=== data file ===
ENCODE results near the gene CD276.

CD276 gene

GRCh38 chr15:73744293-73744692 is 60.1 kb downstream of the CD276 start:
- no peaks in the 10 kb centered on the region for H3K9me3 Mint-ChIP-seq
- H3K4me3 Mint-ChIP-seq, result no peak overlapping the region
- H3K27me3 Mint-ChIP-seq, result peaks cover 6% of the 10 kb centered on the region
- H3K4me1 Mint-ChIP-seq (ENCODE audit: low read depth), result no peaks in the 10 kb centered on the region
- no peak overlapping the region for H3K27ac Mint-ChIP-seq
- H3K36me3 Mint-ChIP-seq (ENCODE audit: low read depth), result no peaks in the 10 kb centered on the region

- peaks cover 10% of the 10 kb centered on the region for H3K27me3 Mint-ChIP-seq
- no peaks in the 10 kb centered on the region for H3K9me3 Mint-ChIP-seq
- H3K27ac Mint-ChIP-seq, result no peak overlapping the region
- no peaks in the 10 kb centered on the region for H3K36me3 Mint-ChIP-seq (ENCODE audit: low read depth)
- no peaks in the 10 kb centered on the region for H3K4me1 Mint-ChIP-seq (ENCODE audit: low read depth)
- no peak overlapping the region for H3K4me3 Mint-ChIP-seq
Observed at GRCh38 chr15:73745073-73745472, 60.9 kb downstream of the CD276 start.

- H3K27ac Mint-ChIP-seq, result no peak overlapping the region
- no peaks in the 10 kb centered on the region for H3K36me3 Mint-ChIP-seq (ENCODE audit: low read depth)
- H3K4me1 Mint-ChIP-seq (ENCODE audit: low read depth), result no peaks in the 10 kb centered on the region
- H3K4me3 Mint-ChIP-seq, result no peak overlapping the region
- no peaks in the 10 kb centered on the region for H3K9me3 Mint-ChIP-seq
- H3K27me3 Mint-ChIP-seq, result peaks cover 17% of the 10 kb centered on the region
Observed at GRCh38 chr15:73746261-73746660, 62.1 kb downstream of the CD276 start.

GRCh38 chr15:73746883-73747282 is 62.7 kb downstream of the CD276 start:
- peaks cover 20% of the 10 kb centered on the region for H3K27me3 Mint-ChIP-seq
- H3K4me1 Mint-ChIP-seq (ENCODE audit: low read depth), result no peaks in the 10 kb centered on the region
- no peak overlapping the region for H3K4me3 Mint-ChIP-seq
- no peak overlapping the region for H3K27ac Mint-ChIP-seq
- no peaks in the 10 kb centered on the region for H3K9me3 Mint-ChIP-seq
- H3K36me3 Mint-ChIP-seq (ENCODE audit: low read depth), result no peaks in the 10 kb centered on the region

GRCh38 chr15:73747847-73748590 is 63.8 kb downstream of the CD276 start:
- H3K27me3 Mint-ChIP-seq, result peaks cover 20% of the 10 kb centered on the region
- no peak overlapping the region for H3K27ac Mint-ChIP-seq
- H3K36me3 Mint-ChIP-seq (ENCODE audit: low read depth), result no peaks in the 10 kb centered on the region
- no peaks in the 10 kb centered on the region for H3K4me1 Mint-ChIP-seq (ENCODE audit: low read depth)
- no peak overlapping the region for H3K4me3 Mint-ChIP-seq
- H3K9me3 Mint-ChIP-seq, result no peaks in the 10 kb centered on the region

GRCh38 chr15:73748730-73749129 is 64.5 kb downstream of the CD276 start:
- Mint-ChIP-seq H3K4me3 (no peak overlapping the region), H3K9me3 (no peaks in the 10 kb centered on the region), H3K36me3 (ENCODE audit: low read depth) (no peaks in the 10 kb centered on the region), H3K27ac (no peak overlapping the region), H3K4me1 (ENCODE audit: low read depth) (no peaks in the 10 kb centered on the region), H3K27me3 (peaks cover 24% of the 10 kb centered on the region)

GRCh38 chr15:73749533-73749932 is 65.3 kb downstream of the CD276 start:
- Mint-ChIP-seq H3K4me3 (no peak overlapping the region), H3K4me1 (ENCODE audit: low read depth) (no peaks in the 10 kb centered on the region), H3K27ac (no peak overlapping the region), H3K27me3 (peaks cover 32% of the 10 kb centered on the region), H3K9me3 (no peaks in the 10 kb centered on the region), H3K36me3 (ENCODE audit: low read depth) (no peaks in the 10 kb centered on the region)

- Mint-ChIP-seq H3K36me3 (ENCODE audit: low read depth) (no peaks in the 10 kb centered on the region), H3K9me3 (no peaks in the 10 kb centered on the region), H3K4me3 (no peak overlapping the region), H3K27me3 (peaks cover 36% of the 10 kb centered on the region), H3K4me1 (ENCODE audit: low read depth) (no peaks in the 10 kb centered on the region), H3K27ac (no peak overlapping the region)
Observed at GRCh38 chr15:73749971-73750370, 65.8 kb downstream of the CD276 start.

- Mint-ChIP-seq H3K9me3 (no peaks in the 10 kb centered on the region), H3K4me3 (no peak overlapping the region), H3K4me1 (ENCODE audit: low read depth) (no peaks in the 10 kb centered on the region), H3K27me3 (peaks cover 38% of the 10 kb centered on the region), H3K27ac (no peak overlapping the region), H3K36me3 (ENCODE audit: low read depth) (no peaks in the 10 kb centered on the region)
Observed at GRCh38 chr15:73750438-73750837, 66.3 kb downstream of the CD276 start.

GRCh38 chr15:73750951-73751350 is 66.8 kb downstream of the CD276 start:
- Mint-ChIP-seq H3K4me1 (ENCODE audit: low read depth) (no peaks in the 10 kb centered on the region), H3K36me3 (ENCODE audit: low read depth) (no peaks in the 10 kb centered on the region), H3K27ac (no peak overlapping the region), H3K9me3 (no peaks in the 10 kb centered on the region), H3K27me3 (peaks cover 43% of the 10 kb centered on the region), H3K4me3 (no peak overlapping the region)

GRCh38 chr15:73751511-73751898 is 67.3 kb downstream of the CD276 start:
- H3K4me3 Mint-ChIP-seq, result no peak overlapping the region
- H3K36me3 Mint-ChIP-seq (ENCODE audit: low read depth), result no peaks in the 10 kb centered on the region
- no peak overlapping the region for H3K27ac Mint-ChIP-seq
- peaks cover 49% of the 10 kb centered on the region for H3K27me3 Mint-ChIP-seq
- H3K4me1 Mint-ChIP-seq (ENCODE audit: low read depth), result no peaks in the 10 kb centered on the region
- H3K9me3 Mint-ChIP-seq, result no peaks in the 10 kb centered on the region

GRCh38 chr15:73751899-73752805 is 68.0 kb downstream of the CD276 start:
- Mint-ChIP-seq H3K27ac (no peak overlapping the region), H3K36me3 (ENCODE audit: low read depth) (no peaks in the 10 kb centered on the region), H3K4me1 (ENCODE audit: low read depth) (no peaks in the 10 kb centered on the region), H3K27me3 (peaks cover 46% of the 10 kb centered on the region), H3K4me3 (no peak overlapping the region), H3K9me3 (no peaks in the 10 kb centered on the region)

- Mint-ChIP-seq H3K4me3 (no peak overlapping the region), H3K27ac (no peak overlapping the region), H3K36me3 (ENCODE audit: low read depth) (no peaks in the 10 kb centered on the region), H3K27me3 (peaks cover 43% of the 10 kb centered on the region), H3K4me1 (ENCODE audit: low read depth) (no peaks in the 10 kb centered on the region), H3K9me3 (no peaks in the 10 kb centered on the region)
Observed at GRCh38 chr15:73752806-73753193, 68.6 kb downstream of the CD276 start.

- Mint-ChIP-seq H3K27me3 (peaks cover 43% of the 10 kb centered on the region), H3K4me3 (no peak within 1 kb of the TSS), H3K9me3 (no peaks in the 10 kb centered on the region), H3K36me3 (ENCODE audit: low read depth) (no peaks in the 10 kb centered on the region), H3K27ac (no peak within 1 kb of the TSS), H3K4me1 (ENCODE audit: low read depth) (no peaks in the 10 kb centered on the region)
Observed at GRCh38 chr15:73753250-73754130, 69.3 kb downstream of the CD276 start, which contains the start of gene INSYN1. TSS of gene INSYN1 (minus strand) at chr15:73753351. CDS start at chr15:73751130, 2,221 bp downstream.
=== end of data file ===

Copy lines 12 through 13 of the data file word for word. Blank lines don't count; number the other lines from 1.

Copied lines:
- H3K27ac Mint-ChIP-seq, result no peak overlapping the region
- no peaks in the 10 kb centered on the region for H3K36me3 Mint-ChIP-seq (ENCODE audit: low read depth)